back to article Admins! Never mind POODLE, there're NEW OpenSSL bugs to splat

If you're using the popular OpenSSL open source cryptography library, you have more to worry about than the recently disclosed POODLE (Padding Oracle On Downgraded Legacy Encryption) vulnerability, project devs have warned. In addition to patching two POODLE-related bugs, new releases of OpenSSL issued on Wednesday also close …

  1. Anonymous Coward
    Anonymous Coward

    Thanks to...

    CVE-2014-3513 - Severity High - "This issue was reported to OpenSSL on 26th September 2014, based on an original issue and patch developed by the LibreSSL project."

    CVE-2014-3567 - Severity: Medium - "This issue was reported to OpenSSL on 8th October 2014. The fix was developed by Stephen Henson of the OpenSSL core team."

    CVE-2014-3566 - Severity: Medium - "Support for TLS_FALLBACK_SCSV was developed by Adam Langley and Bodo Moeller."

    CVE-2014-3568 - Severity: Low - "This issue was reported to OpenSSL by Akamai Technologies on 14th October 2014. The fix was developed by Akamai and the OpenSSL team."

    --> https://www.openssl.org/news/secadv_20141015.txt

  2. Anonymous Coward
    Anonymous Coward

    heck, the way things are going

    Even I could find a bug

    1. Anonymous Coward
      Meh

      Re: heck, the way things are going

      Was just thinking that, there seem to have been a lot of high risk bugs recently. Part of me thinks that's great because it probably stems from more eyes on the code, but I do worry that there are so many to find

      1. stephanh Silver badge

        Re: heck, the way things are going

        Industry average for "good quality" software: 1 defect per 1000 lines of code. Source: http://www.net-security.org/secworld.php?id=14871

        OpenSSL source code: approx. 500,000 lines of code.

        So four down, 496 bugs to go. And that is assuming the people adding "features" aren't putting them back in faster than they can be found.

  3. Anonymous Coward
    Anonymous Coward

    I wonder

    How many of these were genuine mistakes versus how many were plants by the NSA & Co

    I'll get my coat, Tinfoil please.

    1. Michael Wojcik Silver badge

      Re: I wonder

      It would require a tremendous stretch to believe any of these were plants. One (support for TLS_FALLBACK_SCSV) is in fact a new feature; it isn't a "fix" by any definition. Of the other three, two are DoS issues, which are of very low value to the SIGINT community.

      The last could have some SIGINT utility, since getting a product to downgrade to SSLv3 leaves it open to decryption attacks like POODLE and BEAST (when using a block cipher) or RC4 bias exploitation. But few OpenSSL installations use a version built with --no-ssl3, so on the whole it'd be a very low-value attack. If a SIGINT agency had an opportunity to sneak a flaw into the OpenSSL sources, they could do much better.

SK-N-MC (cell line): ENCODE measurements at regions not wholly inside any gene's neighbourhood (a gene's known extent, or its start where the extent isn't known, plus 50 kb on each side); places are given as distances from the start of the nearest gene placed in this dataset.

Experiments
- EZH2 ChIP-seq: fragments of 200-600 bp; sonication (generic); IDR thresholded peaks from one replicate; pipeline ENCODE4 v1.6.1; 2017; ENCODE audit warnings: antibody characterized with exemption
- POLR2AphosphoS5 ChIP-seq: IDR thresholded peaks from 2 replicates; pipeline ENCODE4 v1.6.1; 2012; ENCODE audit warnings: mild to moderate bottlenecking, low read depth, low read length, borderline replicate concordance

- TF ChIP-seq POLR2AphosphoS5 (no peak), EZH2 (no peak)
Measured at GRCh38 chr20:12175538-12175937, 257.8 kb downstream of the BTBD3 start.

4. Paul D Smyth

    Debian Security Announcement

    Is it absolutely impossible for these guys to just send out an announcement in plain English?

    A memory leak flaw was found in the way an OpenSSL handled failed

    session ticket integrity checks. A remote attacker could exhaust all

    available memory of an SSL/TLS or DTLS server by sending a large number

    of invalid session tickets to that server.

    What? Where, what typical applications/scenarios might be affected? Real world examples? No wonder the Open Source world has such a bad rep amongst non geeks. Pure gobbledygook brought on by severe laziness and extreme arrogance.

    1. khurtwilliams

      Re: Debian Security Announcement

      Let's be honest. If you don't know what the advisory means then you aren't the intended audience.

    2. Down not across Silver badge

      Re: Debian Security Announcement

      Is it absolutely impossible for these guys to just send out an announcement in plain English?

      A memory leak flaw was found in the way an OpenSSL handled failed

      session ticket integrity checks. A remote attacker could exhaust all

      available memory of an SSL/TLS or DTLS server by sending a large number

      of invalid session tickets to that server.

      What? Where, what typical applications/scenarios might be affected? Real world examples? No wonder the Open Source world has such a bad rep amongst non geeks. Pure gobbledygook brought on by severe laziness and extreme arrogance.

      That's pretty plain english for an announcement on crypto library.They clearly state the issue is in session handling and that can be used to exhaust memory. Don't really see how it could be any clearer.

      There are so many applications using OpenSSL that listing them would not be practical. I doubt OpenSSL team even know all the applications that may use the libraries.

      The announcement is obviously intended to somewhat technical audience. It would be up to your sysadmin (in corporate environment) to disseminate information as to what, within your organisation, is affected and how.

      Would you think of the same of a technical bulletin issued by car manufacturer, when it is really intended for mechanics rather than end users?

      I'm sorry but it appears the laziness and arrogance is on your part for assuming the technical announcement from developers would be watered down to be suitable for you.

  5. khurtwilliams

    Session Ticket Memory Leak (CVE-2014-3567)

    The current patch already includes a fix for Session Ticket Memory Leak (CVE-2014-3567)

    https://www.openssl.org/news/secadv_20141015.txt

  6. Daggerchild Silver badge
    Stop

    Version 0.9.8 z c (beta, RC-2, final, ...)

    Public Advisory: Teach your children about library version numbering schemes, or they too could end up like this.

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